By the same authors

Know Where You Are: Kenny Wheeler, the performers' composer

Research output: Contribution to conferencePaperpeer-review




ConferenceTime Captured - Jazz Composition, Composing and Composers
Country/TerritoryUnited Kingdom
Conference date(s)7/04/118/04/11

Publication details

DatePublished - 7 Apr 2011
Original languageEnglish


In a 2010 article on Kenny Wheeler for the Guardian newspaper, John Fordham noted that Wheeler ‘writes deceptive themes that seem guileless on the surface but turn out to have harmonic twists that imply more unsettling stories beneath – and thereby open up a wealth of fresh options for the improvising interpreters who turn to his work so often.’ (John Fordham, ‘Kenny Wheeler: quiet man on the cutting edge’ The Guardian Thursday 14 October 2010.)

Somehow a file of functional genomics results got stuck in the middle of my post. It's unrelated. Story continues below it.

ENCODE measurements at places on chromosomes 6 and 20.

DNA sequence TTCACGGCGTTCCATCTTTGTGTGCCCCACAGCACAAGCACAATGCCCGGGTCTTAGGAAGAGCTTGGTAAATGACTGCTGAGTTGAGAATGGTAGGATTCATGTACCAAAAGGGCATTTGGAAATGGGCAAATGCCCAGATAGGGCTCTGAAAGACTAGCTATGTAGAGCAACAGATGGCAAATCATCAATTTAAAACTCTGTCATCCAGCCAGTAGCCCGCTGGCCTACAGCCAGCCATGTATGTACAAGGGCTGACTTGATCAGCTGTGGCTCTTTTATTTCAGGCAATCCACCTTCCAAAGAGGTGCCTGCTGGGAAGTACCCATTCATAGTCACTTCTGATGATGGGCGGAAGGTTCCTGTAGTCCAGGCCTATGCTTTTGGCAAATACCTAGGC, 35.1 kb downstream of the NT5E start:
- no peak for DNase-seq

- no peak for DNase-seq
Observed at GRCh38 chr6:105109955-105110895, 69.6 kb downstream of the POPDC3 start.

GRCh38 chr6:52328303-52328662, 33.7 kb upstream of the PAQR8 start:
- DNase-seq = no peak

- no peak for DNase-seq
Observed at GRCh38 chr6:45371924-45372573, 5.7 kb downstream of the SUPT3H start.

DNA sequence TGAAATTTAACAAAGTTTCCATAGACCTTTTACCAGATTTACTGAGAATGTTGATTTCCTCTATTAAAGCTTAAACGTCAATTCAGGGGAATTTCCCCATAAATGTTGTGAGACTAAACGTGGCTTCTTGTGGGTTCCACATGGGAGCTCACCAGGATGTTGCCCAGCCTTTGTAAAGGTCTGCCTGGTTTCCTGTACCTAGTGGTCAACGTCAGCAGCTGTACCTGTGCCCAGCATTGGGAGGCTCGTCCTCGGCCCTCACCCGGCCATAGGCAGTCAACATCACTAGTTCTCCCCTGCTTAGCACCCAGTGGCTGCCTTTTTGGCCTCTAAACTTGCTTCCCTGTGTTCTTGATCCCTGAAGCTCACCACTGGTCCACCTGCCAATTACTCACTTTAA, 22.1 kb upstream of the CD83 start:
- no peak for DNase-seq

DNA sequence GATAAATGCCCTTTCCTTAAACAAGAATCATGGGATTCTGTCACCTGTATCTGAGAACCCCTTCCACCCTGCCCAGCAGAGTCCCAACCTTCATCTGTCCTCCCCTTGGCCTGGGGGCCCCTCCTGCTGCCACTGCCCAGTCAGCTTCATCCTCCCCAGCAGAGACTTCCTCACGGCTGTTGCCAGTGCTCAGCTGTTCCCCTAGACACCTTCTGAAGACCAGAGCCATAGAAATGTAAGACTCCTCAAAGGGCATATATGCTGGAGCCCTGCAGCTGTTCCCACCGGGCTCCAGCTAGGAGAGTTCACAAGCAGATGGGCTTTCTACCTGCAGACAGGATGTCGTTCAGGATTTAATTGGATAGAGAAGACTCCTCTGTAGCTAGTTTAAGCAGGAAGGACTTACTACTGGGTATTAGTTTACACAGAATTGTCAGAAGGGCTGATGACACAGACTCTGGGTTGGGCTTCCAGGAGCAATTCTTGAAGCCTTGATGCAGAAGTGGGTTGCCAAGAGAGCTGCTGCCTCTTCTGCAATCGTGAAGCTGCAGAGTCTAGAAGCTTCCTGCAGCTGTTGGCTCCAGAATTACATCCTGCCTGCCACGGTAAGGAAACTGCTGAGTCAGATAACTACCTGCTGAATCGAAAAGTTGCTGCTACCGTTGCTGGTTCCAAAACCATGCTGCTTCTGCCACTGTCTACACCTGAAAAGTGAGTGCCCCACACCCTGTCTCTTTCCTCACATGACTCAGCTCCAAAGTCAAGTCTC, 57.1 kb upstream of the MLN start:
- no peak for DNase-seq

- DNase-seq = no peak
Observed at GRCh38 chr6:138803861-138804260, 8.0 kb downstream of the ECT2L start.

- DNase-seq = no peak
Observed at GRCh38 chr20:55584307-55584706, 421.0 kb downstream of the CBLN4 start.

Perhaps the main challenge for a jazz composer is that of achieving a balance between compositional originality whilst creating opportunities and space for improvising musicians. As Fordham notes the proof of the pudding is in the eating and the fact that improvising musicians turn regularly to Wheeler’s compositions is testament to his stature in this regard.

This paper considers the composition ‘Know Where You Are’ from Wheeler’s iconic ‘The Sweet Time Suite’ (Music for Large and Small Ensembles, ECM records, 1990). It will discuss the harmonic twists and rhythmic shifts in the composition whilst seeking to understand the how the improvising musician can play a meaningful role in such a complex compositional framework.


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